by Reub Williams
Of course all of the early settlers of Kosciusko county are aware that the northern portion was settled first, as what was then known as the "Big Prairie" with its counterpart of "Little Prairie," would give to those who succeeded in entering eighty or a hundred and sixty acres of land from the government an opportunity of a fairly well opened farm within two or three years from the date of entering. The land was thrown open to settlement by entry in 1835, and it is a well-known fact to the older citizens that whole families camped all along the northern border of the Big Prairie in advance of the day of government sales, and most of them lived in their covered wagons anxiously awaiting the "opening."
The principal object of those who intended to enter land was to secure a portion of timber along with the open prairie. This was a very important feature in the settlement of all the prairies the country then contained, as rail-timber was a prime necessity for enclosing the fields already cleared. As a consequence, when the family of the writer arrived here ten years later (1845) the Big Prairie was already under complete cultivation and presented as handsome a farming region as could be found in the West, stretching as it did from Leesburg to what is now Clunette, or a distance of about seven miles east and west with a width north and south of from four to five miles.
This was the first prairie land that the writer had ever gazed upon, and although only a lad at the time, its beauty and its well-tilled, well-fenced fields are still impressed upon his memory as the handsomest bit of country he had up to that time ever beheld. There was not stock law in those days, the cattle, and even hogs, running at large, only to be cared for, to a greater or less extent, in the winter season. As a consequence, and to prevent the destruction of crops, all farms were enclosed with the old-fashioned "stake and rider" fence, a form that probably does not exist anywhere in the county today, but a style of fencing that always added to the value of the farm.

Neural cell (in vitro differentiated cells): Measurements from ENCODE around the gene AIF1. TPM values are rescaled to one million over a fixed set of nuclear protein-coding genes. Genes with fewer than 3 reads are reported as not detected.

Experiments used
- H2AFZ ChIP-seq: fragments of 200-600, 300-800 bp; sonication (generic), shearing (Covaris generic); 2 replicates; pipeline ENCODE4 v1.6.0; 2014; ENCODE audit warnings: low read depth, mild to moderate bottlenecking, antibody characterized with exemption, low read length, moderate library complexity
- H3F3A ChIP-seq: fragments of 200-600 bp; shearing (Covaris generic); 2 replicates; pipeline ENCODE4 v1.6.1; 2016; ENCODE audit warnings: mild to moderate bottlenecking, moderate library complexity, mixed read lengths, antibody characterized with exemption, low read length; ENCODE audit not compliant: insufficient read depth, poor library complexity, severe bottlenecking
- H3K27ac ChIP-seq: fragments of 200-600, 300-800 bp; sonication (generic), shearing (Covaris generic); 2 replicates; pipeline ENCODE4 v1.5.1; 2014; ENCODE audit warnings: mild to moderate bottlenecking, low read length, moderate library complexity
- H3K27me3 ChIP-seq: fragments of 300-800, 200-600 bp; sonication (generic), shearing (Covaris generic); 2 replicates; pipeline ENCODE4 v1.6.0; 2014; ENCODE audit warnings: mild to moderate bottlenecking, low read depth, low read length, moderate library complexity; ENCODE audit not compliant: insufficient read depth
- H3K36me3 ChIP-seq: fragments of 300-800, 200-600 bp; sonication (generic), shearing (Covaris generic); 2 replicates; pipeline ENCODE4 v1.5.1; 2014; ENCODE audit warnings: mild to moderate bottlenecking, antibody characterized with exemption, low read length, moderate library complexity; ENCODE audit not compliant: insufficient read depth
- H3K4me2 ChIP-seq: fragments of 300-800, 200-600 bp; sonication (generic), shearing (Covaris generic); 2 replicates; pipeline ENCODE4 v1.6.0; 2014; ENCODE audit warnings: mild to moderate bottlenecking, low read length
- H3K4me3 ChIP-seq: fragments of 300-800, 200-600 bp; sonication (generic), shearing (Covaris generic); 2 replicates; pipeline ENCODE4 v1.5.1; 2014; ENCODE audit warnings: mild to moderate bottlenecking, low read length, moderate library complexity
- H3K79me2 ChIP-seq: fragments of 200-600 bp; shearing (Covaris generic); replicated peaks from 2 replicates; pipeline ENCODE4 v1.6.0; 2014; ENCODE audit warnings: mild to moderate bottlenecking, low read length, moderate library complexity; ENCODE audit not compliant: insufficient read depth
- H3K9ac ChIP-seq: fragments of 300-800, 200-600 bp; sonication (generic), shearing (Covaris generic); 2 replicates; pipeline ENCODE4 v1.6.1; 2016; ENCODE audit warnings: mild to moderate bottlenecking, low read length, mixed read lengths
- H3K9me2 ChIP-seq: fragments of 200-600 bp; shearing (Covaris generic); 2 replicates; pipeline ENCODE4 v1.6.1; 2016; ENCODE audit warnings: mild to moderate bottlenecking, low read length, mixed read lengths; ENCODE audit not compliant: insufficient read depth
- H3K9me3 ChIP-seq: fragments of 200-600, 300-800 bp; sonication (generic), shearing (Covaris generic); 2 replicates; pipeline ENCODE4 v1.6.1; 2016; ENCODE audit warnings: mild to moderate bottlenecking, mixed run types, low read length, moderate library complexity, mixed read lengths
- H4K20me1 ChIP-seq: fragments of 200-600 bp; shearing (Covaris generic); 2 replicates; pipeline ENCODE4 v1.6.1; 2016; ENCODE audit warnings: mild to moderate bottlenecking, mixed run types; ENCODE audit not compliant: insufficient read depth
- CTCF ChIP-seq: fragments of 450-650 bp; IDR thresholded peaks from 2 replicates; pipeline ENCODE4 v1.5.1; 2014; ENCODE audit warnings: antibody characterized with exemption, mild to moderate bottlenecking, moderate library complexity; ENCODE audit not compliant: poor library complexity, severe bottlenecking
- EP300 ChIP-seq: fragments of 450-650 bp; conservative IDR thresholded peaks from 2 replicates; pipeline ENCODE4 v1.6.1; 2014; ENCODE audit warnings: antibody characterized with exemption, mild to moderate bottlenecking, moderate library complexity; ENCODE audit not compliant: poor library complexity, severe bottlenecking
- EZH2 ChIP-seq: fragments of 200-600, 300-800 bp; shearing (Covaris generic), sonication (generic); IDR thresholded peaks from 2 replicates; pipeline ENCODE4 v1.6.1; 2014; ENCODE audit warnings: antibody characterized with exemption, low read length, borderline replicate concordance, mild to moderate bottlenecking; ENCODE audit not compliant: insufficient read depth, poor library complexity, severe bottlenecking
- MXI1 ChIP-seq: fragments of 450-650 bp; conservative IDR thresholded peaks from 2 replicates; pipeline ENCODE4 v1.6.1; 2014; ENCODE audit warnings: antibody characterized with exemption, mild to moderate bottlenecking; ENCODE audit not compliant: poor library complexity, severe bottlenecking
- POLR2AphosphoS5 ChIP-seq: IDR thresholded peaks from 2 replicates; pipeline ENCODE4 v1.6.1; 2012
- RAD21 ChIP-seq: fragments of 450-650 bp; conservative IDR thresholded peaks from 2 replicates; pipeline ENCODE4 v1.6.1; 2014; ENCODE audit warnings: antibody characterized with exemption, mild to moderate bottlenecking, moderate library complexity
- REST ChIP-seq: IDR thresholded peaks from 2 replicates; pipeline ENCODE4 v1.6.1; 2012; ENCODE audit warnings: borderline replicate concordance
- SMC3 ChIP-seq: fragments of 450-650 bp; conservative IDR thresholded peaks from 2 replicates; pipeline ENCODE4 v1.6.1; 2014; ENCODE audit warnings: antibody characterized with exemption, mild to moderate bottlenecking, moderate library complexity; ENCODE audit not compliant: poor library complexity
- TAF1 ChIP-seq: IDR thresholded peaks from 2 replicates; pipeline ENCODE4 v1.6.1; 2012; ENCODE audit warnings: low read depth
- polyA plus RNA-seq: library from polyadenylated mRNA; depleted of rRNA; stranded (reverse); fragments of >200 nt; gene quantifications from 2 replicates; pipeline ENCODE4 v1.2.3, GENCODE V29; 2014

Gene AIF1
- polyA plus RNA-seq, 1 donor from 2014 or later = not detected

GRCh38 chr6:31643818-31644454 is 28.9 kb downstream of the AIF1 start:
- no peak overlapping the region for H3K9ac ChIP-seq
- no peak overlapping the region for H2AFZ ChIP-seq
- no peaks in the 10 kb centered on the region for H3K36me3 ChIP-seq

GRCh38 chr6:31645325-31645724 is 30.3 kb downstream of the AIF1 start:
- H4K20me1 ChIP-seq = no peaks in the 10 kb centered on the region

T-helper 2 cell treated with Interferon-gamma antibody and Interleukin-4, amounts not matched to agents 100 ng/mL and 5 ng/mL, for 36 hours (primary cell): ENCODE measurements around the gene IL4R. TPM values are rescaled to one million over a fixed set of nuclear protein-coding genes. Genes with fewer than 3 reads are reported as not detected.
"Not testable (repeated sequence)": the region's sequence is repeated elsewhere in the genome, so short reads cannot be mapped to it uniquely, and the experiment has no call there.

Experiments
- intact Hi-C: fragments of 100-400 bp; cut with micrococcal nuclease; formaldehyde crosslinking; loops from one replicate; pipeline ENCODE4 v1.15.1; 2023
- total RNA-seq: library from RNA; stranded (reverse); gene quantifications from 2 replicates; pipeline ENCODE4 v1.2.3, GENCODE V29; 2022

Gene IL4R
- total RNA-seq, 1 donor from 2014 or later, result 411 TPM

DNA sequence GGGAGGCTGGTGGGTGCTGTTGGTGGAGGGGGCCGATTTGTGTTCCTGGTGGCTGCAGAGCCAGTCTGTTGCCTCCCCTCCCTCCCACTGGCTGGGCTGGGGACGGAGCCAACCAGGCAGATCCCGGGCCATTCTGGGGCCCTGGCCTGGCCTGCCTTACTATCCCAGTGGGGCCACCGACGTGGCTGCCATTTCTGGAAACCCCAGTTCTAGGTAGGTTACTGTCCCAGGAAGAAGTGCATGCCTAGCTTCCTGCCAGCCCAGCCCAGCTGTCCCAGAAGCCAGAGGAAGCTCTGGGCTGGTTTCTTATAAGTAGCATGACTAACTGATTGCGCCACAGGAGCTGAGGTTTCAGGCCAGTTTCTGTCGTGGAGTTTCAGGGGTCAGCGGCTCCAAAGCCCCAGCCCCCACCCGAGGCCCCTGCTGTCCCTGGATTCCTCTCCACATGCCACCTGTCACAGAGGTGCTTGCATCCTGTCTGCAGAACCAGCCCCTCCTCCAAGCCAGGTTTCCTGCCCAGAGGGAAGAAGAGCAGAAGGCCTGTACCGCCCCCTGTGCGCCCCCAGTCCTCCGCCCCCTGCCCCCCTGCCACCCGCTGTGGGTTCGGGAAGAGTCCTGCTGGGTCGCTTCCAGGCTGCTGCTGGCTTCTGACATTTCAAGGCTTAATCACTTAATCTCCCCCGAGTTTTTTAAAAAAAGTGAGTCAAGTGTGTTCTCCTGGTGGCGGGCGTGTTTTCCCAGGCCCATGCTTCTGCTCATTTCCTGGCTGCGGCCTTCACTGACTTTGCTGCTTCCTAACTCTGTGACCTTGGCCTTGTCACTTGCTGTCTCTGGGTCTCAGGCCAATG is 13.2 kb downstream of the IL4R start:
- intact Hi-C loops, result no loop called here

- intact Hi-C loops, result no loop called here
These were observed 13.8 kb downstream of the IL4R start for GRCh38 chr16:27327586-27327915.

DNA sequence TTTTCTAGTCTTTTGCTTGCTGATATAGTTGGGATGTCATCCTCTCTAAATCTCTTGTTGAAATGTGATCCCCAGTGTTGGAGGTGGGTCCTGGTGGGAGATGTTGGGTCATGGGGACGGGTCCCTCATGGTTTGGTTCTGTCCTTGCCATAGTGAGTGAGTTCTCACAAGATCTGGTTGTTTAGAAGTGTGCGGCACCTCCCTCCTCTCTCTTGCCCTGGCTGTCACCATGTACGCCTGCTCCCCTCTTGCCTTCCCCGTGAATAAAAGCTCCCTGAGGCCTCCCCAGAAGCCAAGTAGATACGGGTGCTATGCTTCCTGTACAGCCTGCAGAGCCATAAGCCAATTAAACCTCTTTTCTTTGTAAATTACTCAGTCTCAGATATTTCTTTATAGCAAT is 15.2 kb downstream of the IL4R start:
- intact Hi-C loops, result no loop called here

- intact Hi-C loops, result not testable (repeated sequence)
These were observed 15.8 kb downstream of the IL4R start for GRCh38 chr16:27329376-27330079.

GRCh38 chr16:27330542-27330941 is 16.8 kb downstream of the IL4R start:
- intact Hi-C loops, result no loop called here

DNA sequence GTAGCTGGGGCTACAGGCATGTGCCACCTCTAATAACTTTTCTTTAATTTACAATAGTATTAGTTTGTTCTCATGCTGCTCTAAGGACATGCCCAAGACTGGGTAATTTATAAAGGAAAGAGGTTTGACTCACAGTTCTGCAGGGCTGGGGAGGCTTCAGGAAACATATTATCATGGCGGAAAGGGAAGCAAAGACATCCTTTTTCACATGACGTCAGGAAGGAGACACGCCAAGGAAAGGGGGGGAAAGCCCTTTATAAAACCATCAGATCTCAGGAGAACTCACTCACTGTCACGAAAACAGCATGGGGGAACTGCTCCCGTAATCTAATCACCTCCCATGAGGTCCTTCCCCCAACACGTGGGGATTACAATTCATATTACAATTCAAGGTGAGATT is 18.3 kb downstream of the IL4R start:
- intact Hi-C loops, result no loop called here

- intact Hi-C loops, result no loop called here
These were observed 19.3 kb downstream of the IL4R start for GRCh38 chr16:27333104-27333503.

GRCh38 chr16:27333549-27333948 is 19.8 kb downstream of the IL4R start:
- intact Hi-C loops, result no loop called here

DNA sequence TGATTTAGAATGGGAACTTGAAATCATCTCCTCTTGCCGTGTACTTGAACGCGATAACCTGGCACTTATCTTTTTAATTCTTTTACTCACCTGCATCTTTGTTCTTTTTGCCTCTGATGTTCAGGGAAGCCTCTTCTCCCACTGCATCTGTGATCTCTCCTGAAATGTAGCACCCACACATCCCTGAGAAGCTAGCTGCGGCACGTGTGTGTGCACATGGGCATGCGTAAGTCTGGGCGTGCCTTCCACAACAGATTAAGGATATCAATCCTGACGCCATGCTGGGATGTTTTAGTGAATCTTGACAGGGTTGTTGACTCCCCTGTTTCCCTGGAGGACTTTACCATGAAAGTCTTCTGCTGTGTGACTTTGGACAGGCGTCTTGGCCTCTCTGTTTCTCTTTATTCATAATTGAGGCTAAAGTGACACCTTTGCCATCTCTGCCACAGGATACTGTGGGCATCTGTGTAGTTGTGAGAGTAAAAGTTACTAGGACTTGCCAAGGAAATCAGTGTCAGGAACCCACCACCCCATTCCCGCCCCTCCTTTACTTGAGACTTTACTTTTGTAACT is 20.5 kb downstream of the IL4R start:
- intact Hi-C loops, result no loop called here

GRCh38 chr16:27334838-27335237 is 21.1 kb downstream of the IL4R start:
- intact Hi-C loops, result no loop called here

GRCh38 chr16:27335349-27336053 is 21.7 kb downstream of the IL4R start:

At that period the log-cabin predominated, to be followed soon after by the more aristocratic hewed log-house, and if it were a double hewed log-dwelling place, it became only the more aristocratic. Today the log-cabin is hard to find, but there are still some of the hewed-log farm residences though they are few, all of them that have disappeared only to make room for a handsome frame or brick farm residence. The county was an exceedingly wet one in the springtime after the "high water" of that period, and "marsh" land could be found in every section of it. The timber of the northern portion was what was known as "barrens" or "oak-openings," while the more southern portion was given over to thick woods, and some of them were "thick," indeed. There were a few regularly laid out roads, but the custom was to drive a team wherever hard ground could be found, and the teamster would hunt for a neck in the frequent marshes to cross over to the next drive through the woods. These winding roads, which, in the dry season, were fairly good, and --unlike the Big Prairies, where the eye could take in all that was in sight at a singly glance--there were frequent surprises in store for the traveler, as the timber and undergrowth came close up to the driveway.